The face of the water, in all its states, is as mysterious as a human face.
It reveals as much as it can hide.
* The commissioning artwork to the specific size and finish by the client is subject to an individual quote. The client will receive virtual (in situ) proposals before order placement. A deposit of 25% is required to place an order.
** Finished works are archival quality photographs mounted and coated with Timeless Veneer on classic painter panels with black satin floating frames. Virtual image placement in the client setting is available free of charge.
All my artworks come in limited editions and are finished to the highest environmental and longevity standards. Made to size option is available including, free virtual “in situ” proposals.
For details and illustrations:
Landscape is a term associated with visual and emotional perceptions of a people’s land. Therefore it reflects the current disposition of a particular culture.
I wonder, now that more than half of Toronto’s population is born abroad, what the odds are that Canadians can comprehend the full scale of the Canadian landmass through our collective consciousness. Can we sustain this awareness with everything it would entail?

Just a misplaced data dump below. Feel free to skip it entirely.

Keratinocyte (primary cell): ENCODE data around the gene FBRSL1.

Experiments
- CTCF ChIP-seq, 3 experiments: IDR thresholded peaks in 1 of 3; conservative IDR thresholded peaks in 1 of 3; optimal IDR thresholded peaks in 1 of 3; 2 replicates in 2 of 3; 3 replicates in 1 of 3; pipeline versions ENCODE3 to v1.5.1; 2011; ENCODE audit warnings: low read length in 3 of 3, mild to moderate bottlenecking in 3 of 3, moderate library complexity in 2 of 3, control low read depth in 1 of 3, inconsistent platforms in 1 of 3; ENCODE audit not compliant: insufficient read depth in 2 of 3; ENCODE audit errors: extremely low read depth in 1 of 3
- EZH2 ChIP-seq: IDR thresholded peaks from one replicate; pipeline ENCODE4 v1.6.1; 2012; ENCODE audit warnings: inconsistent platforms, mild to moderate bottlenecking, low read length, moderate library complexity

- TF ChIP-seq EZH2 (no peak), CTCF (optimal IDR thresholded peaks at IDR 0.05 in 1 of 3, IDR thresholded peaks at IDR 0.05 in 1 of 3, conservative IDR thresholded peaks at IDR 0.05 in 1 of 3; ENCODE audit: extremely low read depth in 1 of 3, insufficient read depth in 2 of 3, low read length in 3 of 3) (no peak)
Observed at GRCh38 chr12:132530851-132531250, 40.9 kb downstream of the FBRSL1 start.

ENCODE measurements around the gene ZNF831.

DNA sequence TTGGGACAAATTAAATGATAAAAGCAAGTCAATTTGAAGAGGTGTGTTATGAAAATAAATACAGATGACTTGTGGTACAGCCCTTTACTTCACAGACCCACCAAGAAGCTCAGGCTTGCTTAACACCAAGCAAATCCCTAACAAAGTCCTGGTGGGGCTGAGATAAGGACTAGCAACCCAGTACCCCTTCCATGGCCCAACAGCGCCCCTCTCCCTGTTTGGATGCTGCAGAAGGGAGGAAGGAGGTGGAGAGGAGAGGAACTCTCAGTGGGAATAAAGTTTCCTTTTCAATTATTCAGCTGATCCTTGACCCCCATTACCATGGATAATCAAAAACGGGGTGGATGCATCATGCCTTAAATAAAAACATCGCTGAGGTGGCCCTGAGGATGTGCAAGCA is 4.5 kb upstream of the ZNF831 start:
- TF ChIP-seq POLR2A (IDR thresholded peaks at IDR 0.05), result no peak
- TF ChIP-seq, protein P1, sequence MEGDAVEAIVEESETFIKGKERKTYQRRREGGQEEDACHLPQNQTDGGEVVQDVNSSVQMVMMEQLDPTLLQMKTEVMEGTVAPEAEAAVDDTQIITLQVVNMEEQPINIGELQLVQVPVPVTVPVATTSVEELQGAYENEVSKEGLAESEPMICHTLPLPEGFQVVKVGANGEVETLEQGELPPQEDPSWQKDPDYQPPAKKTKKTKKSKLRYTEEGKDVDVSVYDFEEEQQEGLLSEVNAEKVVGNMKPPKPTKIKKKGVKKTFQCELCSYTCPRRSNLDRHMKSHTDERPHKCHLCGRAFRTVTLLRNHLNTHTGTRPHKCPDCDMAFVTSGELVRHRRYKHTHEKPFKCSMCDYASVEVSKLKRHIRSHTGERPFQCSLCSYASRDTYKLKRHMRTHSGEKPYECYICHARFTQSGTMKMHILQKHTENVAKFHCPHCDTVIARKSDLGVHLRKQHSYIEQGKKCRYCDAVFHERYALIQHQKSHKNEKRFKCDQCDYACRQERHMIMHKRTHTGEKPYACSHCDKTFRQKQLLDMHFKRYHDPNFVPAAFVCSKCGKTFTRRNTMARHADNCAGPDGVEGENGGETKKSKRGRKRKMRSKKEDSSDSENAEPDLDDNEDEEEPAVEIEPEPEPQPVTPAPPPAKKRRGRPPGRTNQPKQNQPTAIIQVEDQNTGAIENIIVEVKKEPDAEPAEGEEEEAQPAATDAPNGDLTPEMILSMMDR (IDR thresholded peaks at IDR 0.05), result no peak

Watching the surface of water is quite captivating experience, like watching a human face that can reveal as much as it can hide.
The water’s edge is a place we choose to reflect upon our affiliation with nature.
As the borderline between liquid, solid, and transparent states, a shoreline is also the embodiment of the transition between the inanimate world and the world alive. As a stepping stone in life’s evolutionary history, it’s still a place where one can see life in the making.
A nostalgic trip back to rewrite memories of my long days in a darkroom.
The demands of human life kept reshaping our attitudes towards the natural environment in the history of mankind. In my own experience, I recall the allure of “a cabin in the woods” entrenched in North American culture. It seems like a distant past. Once full of activity, Ontario waterfronts in “cottage country” are now quiet and deprived of children’s laughter. Once busy summer camps are closed, and most lodges farther north are out of business. The sky above is crisscrossed with jet vapor trails, pointing to all-inclusive destinations.
The change of human attitude towards natural environment is exemplified by restoration efforts of the Niagara Escarpment and Carolinian Forest in Dundas Valley. I feel privileged having a chance to document this progress of their revitalization.